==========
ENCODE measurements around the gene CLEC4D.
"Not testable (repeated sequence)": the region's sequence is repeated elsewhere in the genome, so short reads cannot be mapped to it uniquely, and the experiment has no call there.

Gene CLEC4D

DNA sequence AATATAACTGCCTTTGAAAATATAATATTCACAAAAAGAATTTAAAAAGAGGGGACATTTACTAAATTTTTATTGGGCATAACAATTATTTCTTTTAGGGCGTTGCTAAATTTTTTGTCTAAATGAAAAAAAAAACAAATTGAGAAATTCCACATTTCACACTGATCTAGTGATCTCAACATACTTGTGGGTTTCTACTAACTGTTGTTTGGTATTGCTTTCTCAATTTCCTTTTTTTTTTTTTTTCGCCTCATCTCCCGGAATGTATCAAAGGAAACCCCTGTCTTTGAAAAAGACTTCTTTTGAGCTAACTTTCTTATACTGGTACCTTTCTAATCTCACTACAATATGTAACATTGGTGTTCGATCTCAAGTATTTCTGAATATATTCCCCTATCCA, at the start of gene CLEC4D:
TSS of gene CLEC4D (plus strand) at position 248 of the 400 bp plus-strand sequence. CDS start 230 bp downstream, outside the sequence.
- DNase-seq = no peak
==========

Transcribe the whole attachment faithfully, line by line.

ENCODE measurements around the gene CLEC4D.
"Not testable (repeated sequence)": the region's sequence is repeated elsewhere in the genome, so short reads cannot be mapped to it uniquely, and the experiment has no call there.

Gene CLEC4D

DNA sequence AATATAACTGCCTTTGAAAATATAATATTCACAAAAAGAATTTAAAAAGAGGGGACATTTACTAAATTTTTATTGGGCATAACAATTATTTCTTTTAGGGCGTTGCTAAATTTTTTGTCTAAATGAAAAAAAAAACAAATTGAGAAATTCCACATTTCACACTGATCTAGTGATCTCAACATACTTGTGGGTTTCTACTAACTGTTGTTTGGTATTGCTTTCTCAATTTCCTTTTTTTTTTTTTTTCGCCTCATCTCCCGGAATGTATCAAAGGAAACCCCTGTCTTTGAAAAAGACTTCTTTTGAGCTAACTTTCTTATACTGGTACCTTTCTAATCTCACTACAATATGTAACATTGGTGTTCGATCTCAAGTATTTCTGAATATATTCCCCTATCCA, at the start of gene CLEC4D:
TSS of gene CLEC4D (plus strand) at position 248 of the 400 bp plus-strand sequence. CDS start 230 bp downstream, outside the sequence.
- DNase-seq = no peak